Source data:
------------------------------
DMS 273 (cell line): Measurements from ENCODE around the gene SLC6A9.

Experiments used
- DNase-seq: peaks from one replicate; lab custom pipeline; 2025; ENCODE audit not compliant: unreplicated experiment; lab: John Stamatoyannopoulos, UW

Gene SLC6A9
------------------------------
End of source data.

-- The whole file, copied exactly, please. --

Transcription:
DMS 273 (cell line): Measurements from ENCODE around the gene SLC6A9.

Experiments used
- DNase-seq: peaks from one replicate; lab custom pipeline; 2025; ENCODE audit not compliant: unreplicated experiment; lab: John Stamatoyannopoulos, UW

Gene SLC6A9